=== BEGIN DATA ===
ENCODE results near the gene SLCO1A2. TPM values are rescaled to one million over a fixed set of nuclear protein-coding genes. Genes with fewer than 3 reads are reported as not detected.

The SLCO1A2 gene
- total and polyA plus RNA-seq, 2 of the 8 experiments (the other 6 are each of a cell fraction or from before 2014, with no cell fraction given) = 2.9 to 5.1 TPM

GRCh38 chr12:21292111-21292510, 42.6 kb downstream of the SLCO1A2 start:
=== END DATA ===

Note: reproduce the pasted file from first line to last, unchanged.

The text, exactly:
ENCODE results near the gene SLCO1A2. TPM values are rescaled to one million over a fixed set of nuclear protein-coding genes. Genes with fewer than 3 reads are reported as not detected.

The SLCO1A2 gene
- total and polyA plus RNA-seq, 2 of the 8 experiments (the other 6 are each of a cell fraction or from before 2014, with no cell fraction given) = 2.9 to 5.1 TPM

GRCh38 chr12:21292111-21292510, 42.6 kb downstream of the SLCO1A2 start: